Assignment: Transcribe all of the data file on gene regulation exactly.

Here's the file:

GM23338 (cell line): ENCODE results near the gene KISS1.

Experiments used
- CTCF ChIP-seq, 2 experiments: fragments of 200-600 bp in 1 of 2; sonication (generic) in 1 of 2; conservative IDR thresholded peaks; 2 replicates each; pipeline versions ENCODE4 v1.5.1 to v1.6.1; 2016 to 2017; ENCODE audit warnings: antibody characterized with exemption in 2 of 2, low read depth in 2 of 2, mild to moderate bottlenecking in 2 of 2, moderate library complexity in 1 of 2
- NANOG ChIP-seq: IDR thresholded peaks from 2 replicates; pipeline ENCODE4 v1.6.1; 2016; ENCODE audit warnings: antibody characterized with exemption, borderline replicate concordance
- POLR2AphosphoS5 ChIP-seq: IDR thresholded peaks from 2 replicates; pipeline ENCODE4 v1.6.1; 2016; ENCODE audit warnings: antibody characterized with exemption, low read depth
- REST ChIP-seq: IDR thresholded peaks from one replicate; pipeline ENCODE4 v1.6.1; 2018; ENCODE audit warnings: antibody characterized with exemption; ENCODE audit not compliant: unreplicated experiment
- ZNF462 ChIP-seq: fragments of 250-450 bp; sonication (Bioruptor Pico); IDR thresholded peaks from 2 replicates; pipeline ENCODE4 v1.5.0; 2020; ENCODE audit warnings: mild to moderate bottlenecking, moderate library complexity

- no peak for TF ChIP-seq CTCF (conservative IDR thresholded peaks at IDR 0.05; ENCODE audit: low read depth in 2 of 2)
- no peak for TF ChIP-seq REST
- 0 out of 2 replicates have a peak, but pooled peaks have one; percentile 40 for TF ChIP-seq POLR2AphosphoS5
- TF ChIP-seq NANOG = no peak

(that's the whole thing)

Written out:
GM23338 (cell line): ENCODE results near the gene KISS1.

Experiments used
- CTCF ChIP-seq, 2 experiments: fragments of 200-600 bp in 1 of 2; sonication (generic) in 1 of 2; conservative IDR thresholded peaks; 2 replicates each; pipeline versions ENCODE4 v1.5.1 to v1.6.1; 2016 to 2017; ENCODE audit warnings: antibody characterized with exemption in 2 of 2, low read depth in 2 of 2, mild to moderate bottlenecking in 2 of 2, moderate library complexity in 1 of 2
- NANOG ChIP-seq: IDR thresholded peaks from 2 replicates; pipeline ENCODE4 v1.6.1; 2016; ENCODE audit warnings: antibody characterized with exemption, borderline replicate concordance
- POLR2AphosphoS5 ChIP-seq: IDR thresholded peaks from 2 replicates; pipeline ENCODE4 v1.6.1; 2016; ENCODE audit warnings: antibody characterized with exemption, low read depth
- REST ChIP-seq: IDR thresholded peaks from one replicate; pipeline ENCODE4 v1.6.1; 2018; ENCODE audit warnings: antibody characterized with exemption; ENCODE audit not compliant: unreplicated experiment
- ZNF462 ChIP-seq: fragments of 250-450 bp; sonication (Bioruptor Pico); IDR thresholded peaks from 2 replicates; pipeline ENCODE4 v1.5.0; 2020; ENCODE audit warnings: mild to moderate bottlenecking, moderate library complexity

- no peak for TF ChIP-seq CTCF (conservative IDR thresholded peaks at IDR 0.05; ENCODE audit: low read depth in 2 of 2)
- no peak for TF ChIP-seq REST
- 0 out of 2 replicates have a peak, but pooled peaks have one; percentile 40 for TF ChIP-seq POLR2AphosphoS5
- TF ChIP-seq NANOG = no peak